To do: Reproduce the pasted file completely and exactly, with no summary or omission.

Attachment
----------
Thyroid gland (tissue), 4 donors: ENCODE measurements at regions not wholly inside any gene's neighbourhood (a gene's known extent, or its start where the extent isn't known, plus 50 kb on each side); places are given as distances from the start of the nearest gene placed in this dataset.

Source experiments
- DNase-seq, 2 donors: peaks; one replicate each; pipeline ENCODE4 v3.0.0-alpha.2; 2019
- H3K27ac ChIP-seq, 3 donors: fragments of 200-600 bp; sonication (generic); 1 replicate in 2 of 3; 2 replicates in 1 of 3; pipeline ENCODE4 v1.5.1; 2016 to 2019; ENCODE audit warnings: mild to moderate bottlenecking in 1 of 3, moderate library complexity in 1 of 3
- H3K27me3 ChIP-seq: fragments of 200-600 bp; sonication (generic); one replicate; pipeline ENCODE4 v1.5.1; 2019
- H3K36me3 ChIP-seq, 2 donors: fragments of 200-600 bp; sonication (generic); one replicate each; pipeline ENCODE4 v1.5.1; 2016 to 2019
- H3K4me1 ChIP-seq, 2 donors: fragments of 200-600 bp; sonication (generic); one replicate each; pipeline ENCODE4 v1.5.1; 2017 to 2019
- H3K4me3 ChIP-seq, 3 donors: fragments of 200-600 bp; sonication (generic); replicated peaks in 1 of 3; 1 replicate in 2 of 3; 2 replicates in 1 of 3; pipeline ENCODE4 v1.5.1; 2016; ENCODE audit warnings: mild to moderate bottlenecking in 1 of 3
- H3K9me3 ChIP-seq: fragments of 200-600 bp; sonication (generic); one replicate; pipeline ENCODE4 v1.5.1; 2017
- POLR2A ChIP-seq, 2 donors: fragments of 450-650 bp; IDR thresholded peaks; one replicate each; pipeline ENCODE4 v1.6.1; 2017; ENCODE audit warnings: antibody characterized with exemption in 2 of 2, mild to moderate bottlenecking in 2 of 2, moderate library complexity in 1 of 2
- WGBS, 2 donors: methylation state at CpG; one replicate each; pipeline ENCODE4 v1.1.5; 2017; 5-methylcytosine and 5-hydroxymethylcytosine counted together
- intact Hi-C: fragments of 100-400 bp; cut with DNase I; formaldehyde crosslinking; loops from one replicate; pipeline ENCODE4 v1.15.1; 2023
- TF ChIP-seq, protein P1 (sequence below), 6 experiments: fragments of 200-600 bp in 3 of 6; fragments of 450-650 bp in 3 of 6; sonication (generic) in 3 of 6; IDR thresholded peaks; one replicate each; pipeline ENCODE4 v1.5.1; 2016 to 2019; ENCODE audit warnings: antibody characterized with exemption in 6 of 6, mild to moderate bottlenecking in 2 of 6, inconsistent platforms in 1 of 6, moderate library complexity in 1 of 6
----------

Thyroid gland (tissue), 4 donors: ENCODE measurements at regions not wholly inside any gene's neighbourhood (a gene's known extent, or its start where the extent isn't known, plus 50 kb on each side); places are given as distances from the start of the nearest gene placed in this dataset.

Source experiments
- DNase-seq, 2 donors: peaks; one replicate each; pipeline ENCODE4 v3.0.0-alpha.2; 2019
- H3K27ac ChIP-seq, 3 donors: fragments of 200-600 bp; sonication (generic); 1 replicate in 2 of 3; 2 replicates in 1 of 3; pipeline ENCODE4 v1.5.1; 2016 to 2019; ENCODE audit warnings: mild to moderate bottlenecking in 1 of 3, moderate library complexity in 1 of 3
- H3K27me3 ChIP-seq: fragments of 200-600 bp; sonication (generic); one replicate; pipeline ENCODE4 v1.5.1; 2019
- H3K36me3 ChIP-seq, 2 donors: fragments of 200-600 bp; sonication (generic); one replicate each; pipeline ENCODE4 v1.5.1; 2016 to 2019
- H3K4me1 ChIP-seq, 2 donors: fragments of 200-600 bp; sonication (generic); one replicate each; pipeline ENCODE4 v1.5.1; 2017 to 2019
- H3K4me3 ChIP-seq, 3 donors: fragments of 200-600 bp; sonication (generic); replicated peaks in 1 of 3; 1 replicate in 2 of 3; 2 replicates in 1 of 3; pipeline ENCODE4 v1.5.1; 2016; ENCODE audit warnings: mild to moderate bottlenecking in 1 of 3
- H3K9me3 ChIP-seq: fragments of 200-600 bp; sonication (generic); one replicate; pipeline ENCODE4 v1.5.1; 2017
- POLR2A ChIP-seq, 2 donors: fragments of 450-650 bp; IDR thresholded peaks; one replicate each; pipeline ENCODE4 v1.6.1; 2017; ENCODE audit warnings: antibody characterized with exemption in 2 of 2, mild to moderate bottlenecking in 2 of 2, moderate library complexity in 1 of 2
- WGBS, 2 donors: methylation state at CpG; one replicate each; pipeline ENCODE4 v1.1.5; 2017; 5-methylcytosine and 5-hydroxymethylcytosine counted together
- intact Hi-C: fragments of 100-400 bp; cut with DNase I; formaldehyde crosslinking; loops from one replicate; pipeline ENCODE4 v1.15.1; 2023
- TF ChIP-seq, protein P1 (sequence below), 6 experiments: fragments of 200-600 bp in 3 of 6; fragments of 450-650 bp in 3 of 6; sonication (generic) in 3 of 6; IDR thresholded peaks; one replicate each; pipeline ENCODE4 v1.5.1; 2016 to 2019; ENCODE audit warnings: antibody characterized with exemption in 6 of 6, mild to moderate bottlenecking in 2 of 6, inconsistent platforms in 1 of 6, moderate library complexity in 1 of 6